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Vermicomposting: Letting worms do the dirty work

Vermicomposting: Letting worms do the dirty work

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Vermicomposting: Letting worms do the dirty work

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  1. Vermicomposting: Letting worms do the dirty work Anne Kolaczyk Purdue University Master Gardener

  2. Vermicomposting Composting worms eat decaying organic matter and turn it into worm castings (worm feces). The result is vermicompost, a mixture of worm castings and composted material such as the bedding in bin.

  3. Why do it • Ecologically responsible • Reduce waste in landfills and sewage treatment plants • Provides valuable additives for your plants • Saves you money • Worms for fishing

  4. Composting bins • Ready made • Layers • Drainage • Homemade • Depth • Surface area

  5. Getting Started • Bin • Style • Moisture control • Aeration

  6. Bedding • Cardboard • Newspaper • Coconut fiber • Old leaves • Wood chips

  7. Seeding • Need a microbial rich substance to start the bin off. • Compost • Vermicompost • Manure • Dirt • Nothing too fresh though! You don’t want to generate heat from the seeding substance.

  8. Worms • Not all worms are equal! • Composters, not earthworkers • Redworms Eisenia foetida • Full density is 1 lb per sq ft of surface area

  9. Worms, worms • Worms become mature at 10 weeks • Will produce 2 to 3 cocoons a week • Each cocoon holds 2-5 babies • Cocoons take 3 weeks to hatch

  10. And more worms • In 6 months, 8 worms will multiply into 1500 if conditions are right • They will stop breeding if there is not enough food or space.

  11. Food scraps • 1/2 lb of food per sq ft of surface area (assuming full worm density) per day • kind • Vegetable scraps • Egg shells • Coffee grounds • Bread • Plant waste • No meat or bones • No pet waste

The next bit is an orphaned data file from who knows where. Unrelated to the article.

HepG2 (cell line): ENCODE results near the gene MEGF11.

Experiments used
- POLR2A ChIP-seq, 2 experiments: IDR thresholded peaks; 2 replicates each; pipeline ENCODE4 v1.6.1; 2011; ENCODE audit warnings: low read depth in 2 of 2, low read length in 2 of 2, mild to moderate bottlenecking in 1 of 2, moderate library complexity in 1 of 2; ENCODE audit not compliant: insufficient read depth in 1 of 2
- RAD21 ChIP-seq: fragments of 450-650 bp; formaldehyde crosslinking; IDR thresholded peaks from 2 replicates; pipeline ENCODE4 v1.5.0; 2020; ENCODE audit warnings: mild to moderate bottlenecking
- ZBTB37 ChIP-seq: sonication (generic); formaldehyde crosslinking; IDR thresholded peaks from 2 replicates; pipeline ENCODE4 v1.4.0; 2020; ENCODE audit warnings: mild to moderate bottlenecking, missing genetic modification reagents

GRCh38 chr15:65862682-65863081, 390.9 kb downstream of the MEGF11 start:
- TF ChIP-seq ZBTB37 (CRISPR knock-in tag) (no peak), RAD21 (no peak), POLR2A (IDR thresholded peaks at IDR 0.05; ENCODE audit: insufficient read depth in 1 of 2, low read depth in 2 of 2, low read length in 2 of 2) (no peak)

12. Second course • Worms eat the microbes that feed on the decaying food, not the food itself. • Food won’t attract them until it starts to spoil. • Consider pre-composting food

  13. Yum, yum: week 1 • A shell of a watermelon added to the bin

  14. Yum, yum: week 2 • That same shell after 10 days

  15. Yum, yum: week 3 • Same shell after 20 days

  16. Care • Add food • Maintainmoisture • Harvest castings

  17. Harvesting Methods • For compost and restocking • Hand Sort • Halving • Bag trap • For compost only • Dumping • For fishing worms • Hand sort and remove largest

  18. Points to remember • Composting worms don’t do well out in your garden unless your soil is rich in humus. They need compost for food!

  19. Inside or outside? • Inside: • Space limitations • Bugs • Smell • Outside • Weather • Animals • Size

  20. Outside for me • I bought a Rubbermaid deck bin. Holds 10 cubic feet. • Placed on north side of house where it got very little sun. • Positioned near electrical outlet.

  21. Preparation • Assembled bin • Placed on styrofoam insulation sheet • Drilled holes in sides for ventilation • Covered holes with screening using glue gun to keep out bees

  22. Winterizing • Place large covered bucket or container in middle of bin. Fill 2/3 with water. • Put birdbath heater into water. Cut hole in cover for the cord. If extension cord is needed to reach outlet, wrap joint securely with plastic. • Fill worm bin with bedding so it almost reaches top. • Wrap sides with sheets of styrofoam insulation. • Cut piece of foam insulation to lay on top of bedding. • When temperature falls below freezing, plug in heater. It should create a core that is not frozen where the worms will gather.

  23. Winter feeding • They should keep eating • Less amount perhaps

  24. What makes worms THRIVE? T temperature H H2O R recycle organics I invertebrates V ventilation E environment and pH

  25. What makes worms CRAWL? C change of habitat R rain A absence of air W water L lack of food

  26. Let’s get real

  27. More reality

  28. Uses • On house plants • In outdoor gardens • Very high in nutrients • Compost tea

  29. Let’s compare

  30. Just do it!